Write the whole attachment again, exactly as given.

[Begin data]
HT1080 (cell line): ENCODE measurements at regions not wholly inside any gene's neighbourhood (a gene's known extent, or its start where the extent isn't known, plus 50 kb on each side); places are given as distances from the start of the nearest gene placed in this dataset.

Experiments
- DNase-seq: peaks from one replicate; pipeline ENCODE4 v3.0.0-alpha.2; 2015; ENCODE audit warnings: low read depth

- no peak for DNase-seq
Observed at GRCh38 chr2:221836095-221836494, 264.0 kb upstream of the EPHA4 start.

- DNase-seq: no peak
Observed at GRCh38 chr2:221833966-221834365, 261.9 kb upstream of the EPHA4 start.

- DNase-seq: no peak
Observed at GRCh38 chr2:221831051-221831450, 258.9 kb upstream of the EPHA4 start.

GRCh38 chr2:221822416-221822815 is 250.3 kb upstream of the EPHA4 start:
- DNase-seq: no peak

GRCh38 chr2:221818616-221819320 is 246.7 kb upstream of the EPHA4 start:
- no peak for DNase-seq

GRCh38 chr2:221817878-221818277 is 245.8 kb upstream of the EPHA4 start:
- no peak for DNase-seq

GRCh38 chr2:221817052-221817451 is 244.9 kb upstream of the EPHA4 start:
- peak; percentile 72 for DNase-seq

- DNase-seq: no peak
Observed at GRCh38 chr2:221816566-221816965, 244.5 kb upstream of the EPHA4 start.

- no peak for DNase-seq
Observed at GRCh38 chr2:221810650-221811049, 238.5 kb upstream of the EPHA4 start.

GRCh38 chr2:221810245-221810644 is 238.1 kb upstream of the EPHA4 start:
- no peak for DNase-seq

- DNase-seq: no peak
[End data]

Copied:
HT1080 (cell line): ENCODE measurements at regions not wholly inside any gene's neighbourhood (a gene's known extent, or its start where the extent isn't known, plus 50 kb on each side); places are given as distances from the start of the nearest gene placed in this dataset.

Experiments
- DNase-seq: peaks from one replicate; pipeline ENCODE4 v3.0.0-alpha.2; 2015; ENCODE audit warnings: low read depth

- no peak for DNase-seq
Observed at GRCh38 chr2:221836095-221836494, 264.0 kb upstream of the EPHA4 start.

- DNase-seq: no peak
Observed at GRCh38 chr2:221833966-221834365, 261.9 kb upstream of the EPHA4 start.

- DNase-seq: no peak
Observed at GRCh38 chr2:221831051-221831450, 258.9 kb upstream of the EPHA4 start.

GRCh38 chr2:221822416-221822815 is 250.3 kb upstream of the EPHA4 start:
- DNase-seq: no peak

GRCh38 chr2:221818616-221819320 is 246.7 kb upstream of the EPHA4 start:
- no peak for DNase-seq

GRCh38 chr2:221817878-221818277 is 245.8 kb upstream of the EPHA4 start:
- no peak for DNase-seq

GRCh38 chr2:221817052-221817451 is 244.9 kb upstream of the EPHA4 start:
- peak; percentile 72 for DNase-seq

- DNase-seq: no peak
Observed at GRCh38 chr2:221816566-221816965, 244.5 kb upstream of the EPHA4 start.

- no peak for DNase-seq
Observed at GRCh38 chr2:221810650-221811049, 238.5 kb upstream of the EPHA4 start.

GRCh38 chr2:221810245-221810644 is 238.1 kb upstream of the EPHA4 start:
- no peak for DNase-seq

- DNase-seq: no peak